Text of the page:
We were in the process of getting certified to be foster parents when Trayvon Martin was killed in 2012. Our hope was to ultimately adopt a child through the county foster system, adding a younger sibling for the son I had given birth to a year earlier. The certification process was multi-faceted and heavy, a combination of education and vetting that exposed us to heartbreak we could hardly compute and vulnerability we had no previous context for.
The majority of children in our county’s foster system are black, so having told our social worker that we were open to taking a child of any race, we spent a fair amount of time during that process learning about “cultural sensitivity” and what it means to parent a child of a different ethnicity. I read endless blog posts written by white mothers raising children of color, many of them revealing awkward anecdotes about inappropriate questions from strangers and how to craft a response that models cultural pride for the child while also tactfully putting said stranger in his or her place. I imagined what I would do or say in such a scenario and began writing my own scripted responses, feeling more and more prepared for the likely road ahead.
In the weeks following Trayvon Martin’s death, however, I happened to watch an evening news show in which a panel of black mothers was interviewed about nuanced rules they taught their sons; rules I had never considered. Don’t wear hooded sweatshirts in public lest you appear suspicious. Always get a receipt when purchasing candy or snacks at a convenience store lest you be suspected of shoplifting. Never run while wearing street clothes lest you appear to be making some sort of getaway. These mothers feared that their sons — upstanding young black men — would be looked at with suspicion and fear, and they handed down a code of conduct they hoped would keep them safe from strangers who might be quick to inaccurately label them.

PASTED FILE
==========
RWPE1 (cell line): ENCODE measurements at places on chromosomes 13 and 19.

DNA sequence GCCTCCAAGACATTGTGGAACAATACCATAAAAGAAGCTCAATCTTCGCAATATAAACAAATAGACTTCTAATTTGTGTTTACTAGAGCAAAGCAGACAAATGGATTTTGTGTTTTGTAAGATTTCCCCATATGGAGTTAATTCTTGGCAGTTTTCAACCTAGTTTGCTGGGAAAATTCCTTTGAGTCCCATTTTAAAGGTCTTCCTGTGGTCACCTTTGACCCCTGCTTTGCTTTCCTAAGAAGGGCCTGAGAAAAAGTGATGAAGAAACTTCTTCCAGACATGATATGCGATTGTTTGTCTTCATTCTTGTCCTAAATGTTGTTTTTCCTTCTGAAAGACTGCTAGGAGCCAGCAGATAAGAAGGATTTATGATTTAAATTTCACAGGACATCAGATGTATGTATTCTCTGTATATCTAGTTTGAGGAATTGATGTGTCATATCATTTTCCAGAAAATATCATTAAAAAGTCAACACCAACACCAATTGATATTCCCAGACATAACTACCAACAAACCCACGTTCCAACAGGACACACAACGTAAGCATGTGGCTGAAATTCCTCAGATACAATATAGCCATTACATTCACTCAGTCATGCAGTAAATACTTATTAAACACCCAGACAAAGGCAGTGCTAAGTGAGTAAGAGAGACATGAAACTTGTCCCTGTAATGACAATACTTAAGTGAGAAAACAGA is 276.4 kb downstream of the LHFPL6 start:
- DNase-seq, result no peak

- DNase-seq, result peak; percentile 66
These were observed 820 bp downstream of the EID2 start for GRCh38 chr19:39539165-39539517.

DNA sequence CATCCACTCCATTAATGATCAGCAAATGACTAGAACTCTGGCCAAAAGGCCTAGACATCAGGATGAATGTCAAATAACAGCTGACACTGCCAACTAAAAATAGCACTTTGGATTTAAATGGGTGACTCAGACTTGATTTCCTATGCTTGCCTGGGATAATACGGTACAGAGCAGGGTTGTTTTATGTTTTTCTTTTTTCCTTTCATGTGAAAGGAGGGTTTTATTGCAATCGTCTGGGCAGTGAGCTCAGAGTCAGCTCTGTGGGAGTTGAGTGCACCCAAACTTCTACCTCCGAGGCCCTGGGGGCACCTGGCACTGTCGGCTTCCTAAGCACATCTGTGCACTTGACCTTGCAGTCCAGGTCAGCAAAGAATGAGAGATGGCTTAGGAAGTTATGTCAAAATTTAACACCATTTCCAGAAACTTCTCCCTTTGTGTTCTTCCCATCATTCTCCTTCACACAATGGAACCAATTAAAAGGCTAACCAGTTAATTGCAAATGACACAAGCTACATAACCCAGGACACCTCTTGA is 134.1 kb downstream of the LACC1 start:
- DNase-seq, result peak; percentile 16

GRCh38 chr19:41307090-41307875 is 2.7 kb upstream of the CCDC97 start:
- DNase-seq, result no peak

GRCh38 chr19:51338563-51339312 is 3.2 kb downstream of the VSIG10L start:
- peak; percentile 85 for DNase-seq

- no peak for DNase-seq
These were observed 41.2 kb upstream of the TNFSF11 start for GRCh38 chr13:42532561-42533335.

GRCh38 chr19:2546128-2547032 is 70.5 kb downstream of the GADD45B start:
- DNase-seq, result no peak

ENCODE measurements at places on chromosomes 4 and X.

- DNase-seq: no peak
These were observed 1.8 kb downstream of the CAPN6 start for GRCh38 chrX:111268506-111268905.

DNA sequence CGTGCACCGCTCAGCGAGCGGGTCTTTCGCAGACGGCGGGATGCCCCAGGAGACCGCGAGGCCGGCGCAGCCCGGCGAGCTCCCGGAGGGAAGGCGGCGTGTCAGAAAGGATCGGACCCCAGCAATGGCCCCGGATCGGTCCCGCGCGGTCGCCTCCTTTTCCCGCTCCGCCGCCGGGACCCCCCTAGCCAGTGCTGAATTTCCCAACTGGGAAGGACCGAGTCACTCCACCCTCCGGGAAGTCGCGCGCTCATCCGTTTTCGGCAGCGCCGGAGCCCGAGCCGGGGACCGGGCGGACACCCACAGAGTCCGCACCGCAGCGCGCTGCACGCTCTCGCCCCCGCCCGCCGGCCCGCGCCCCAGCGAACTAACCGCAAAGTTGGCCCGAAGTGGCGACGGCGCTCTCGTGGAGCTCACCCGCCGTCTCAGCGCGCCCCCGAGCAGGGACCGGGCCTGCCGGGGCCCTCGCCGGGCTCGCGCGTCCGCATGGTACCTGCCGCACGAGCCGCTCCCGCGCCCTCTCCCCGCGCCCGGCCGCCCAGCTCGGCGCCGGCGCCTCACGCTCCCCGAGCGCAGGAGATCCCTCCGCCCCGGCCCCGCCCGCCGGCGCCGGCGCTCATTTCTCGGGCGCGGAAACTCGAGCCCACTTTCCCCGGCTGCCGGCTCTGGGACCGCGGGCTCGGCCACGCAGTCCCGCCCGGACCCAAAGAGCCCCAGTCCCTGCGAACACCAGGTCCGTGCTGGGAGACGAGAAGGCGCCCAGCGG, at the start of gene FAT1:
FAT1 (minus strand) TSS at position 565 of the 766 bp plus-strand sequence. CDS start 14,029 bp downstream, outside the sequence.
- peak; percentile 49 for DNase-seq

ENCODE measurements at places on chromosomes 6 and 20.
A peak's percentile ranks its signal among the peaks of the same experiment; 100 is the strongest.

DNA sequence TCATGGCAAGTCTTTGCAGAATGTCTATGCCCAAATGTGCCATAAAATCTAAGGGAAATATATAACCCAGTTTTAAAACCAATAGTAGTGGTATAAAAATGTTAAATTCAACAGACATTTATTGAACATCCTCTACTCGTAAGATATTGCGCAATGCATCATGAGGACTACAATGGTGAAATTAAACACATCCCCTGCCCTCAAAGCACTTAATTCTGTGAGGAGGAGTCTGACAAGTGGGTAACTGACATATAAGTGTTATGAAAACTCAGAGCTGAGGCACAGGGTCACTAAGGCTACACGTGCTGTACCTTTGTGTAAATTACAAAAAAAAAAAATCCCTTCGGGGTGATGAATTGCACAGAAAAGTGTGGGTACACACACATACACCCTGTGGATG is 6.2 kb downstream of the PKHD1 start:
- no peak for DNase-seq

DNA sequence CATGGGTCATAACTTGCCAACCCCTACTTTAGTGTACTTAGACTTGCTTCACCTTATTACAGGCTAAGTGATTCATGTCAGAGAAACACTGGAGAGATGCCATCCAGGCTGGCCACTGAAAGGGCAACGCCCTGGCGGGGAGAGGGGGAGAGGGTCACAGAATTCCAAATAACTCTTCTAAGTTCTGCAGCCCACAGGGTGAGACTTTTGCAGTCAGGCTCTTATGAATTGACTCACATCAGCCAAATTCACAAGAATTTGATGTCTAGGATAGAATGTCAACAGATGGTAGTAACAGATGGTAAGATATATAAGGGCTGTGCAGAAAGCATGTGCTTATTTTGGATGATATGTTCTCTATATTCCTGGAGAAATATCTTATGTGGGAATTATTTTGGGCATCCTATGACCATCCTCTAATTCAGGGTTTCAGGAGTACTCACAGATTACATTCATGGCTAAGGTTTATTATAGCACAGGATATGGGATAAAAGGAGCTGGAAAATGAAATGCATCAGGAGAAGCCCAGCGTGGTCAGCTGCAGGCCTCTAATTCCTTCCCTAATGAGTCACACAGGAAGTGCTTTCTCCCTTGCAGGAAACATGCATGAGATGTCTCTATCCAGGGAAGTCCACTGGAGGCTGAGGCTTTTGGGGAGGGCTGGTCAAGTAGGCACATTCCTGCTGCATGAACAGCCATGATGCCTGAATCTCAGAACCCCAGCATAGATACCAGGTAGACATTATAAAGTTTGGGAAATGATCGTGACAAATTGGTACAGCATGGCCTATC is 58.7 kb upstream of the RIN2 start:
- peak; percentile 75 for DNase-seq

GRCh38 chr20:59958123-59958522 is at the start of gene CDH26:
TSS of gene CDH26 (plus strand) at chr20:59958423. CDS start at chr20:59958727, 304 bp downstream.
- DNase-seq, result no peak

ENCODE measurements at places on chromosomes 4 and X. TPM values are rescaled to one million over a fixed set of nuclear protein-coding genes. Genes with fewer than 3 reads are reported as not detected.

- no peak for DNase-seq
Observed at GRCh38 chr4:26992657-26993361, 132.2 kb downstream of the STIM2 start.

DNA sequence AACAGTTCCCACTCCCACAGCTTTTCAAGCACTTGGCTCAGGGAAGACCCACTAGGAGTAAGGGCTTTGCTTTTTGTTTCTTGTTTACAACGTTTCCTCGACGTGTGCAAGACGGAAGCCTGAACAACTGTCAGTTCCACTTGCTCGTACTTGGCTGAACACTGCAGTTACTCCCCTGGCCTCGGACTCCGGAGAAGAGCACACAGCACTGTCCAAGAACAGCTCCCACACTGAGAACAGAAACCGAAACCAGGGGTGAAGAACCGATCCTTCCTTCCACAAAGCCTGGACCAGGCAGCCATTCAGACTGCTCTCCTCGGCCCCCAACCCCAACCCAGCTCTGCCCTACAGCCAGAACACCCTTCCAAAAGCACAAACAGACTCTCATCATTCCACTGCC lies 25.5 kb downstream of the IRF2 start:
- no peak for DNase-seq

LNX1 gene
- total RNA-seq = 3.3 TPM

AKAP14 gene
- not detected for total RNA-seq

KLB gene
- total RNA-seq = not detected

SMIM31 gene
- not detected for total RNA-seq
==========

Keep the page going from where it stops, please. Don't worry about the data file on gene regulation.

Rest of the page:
My heart sunk inside my chest as I watched that interview. I had grown up with an older brother and was already raising a son, but these rules had never even crossed my mind. I realized how little I understood about raising a child of color, how much more complicated it is than responding to stupid questions at the grocery store or learning how to braid cornrows. I panicked at how woefully unprepared I was to embark on the journey of being a transracial family, and how ignorant I had been. It never occurred to me that my second child would need to subscribe to an entirely different code of conduct than my firstborn. It hadn’t crossed my mind that my oldest son — a blond-haired, brown-eyed spitfire — might be judged differently than his younger brother by a passerby simply because of the color of their skin. They would both be my children, after all. I had neglected to realize that the world might not look at them both that way.